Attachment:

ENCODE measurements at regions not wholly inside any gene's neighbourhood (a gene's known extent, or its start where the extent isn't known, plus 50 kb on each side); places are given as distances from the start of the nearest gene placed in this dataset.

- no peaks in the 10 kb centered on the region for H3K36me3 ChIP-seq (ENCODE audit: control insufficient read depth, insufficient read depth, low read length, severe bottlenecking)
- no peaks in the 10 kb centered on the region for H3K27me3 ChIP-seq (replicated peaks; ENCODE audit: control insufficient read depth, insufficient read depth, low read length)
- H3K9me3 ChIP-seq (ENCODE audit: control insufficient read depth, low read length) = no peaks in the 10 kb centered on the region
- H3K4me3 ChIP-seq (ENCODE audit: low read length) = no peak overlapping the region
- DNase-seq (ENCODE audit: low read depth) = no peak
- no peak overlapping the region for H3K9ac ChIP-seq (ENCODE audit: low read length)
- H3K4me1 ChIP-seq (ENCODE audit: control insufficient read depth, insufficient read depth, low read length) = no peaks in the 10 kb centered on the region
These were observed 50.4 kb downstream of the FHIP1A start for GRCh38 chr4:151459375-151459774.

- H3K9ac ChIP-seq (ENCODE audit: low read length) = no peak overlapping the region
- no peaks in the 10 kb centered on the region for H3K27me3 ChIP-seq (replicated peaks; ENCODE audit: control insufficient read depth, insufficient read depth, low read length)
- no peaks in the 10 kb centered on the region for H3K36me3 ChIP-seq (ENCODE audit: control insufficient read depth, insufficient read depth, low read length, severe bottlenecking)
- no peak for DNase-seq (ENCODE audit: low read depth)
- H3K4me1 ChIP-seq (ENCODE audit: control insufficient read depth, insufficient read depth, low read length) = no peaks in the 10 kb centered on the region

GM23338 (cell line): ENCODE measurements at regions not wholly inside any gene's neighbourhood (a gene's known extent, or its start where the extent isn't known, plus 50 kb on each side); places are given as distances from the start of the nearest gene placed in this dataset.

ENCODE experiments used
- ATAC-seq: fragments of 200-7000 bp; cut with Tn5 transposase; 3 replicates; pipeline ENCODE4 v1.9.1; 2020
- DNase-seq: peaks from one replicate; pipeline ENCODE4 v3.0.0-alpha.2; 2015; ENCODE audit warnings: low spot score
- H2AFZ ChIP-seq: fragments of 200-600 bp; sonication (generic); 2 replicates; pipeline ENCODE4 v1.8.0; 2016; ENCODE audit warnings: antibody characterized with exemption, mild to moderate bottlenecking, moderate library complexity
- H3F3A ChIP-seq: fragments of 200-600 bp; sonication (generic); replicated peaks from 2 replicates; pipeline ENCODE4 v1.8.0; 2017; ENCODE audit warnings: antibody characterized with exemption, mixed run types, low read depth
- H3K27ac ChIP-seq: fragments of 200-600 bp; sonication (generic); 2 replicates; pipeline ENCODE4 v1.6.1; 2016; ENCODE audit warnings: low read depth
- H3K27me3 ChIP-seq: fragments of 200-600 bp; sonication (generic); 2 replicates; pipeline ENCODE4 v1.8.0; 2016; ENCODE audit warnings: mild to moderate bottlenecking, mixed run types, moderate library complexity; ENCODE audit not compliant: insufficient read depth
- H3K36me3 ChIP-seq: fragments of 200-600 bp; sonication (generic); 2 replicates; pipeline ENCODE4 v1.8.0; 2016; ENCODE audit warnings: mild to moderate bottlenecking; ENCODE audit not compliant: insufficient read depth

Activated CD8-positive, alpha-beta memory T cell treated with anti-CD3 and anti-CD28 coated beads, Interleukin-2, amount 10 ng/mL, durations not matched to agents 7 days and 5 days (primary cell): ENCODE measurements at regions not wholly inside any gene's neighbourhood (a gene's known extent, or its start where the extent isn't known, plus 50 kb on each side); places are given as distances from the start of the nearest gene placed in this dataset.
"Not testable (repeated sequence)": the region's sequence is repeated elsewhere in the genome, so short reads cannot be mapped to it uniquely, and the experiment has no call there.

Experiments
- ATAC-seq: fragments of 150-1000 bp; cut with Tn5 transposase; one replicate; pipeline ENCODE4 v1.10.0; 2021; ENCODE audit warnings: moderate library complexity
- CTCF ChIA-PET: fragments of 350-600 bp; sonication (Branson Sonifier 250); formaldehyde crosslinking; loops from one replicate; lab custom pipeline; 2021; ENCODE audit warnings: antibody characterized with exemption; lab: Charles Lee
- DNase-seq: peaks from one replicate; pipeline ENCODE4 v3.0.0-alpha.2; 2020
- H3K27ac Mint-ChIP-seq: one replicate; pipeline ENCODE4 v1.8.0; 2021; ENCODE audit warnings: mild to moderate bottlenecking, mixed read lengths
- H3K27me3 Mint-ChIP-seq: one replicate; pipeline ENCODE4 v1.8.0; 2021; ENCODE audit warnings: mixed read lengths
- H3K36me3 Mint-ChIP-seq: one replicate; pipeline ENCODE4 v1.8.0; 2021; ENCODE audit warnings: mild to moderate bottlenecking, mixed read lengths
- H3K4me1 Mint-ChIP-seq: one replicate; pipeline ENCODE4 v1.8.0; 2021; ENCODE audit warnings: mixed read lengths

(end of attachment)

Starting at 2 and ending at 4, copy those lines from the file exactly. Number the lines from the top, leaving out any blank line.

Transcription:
- no peaks in the 10 kb centered on the region for H3K36me3 ChIP-seq (ENCODE audit: control insufficient read depth, insufficient read depth, low read length, severe bottlenecking)
- no peaks in the 10 kb centered on the region for H3K27me3 ChIP-seq (replicated peaks; ENCODE audit: control insufficient read depth, insufficient read depth, low read length)
- H3K9me3 ChIP-seq (ENCODE audit: control insufficient read depth, low read length) = no peaks in the 10 kb centered on the region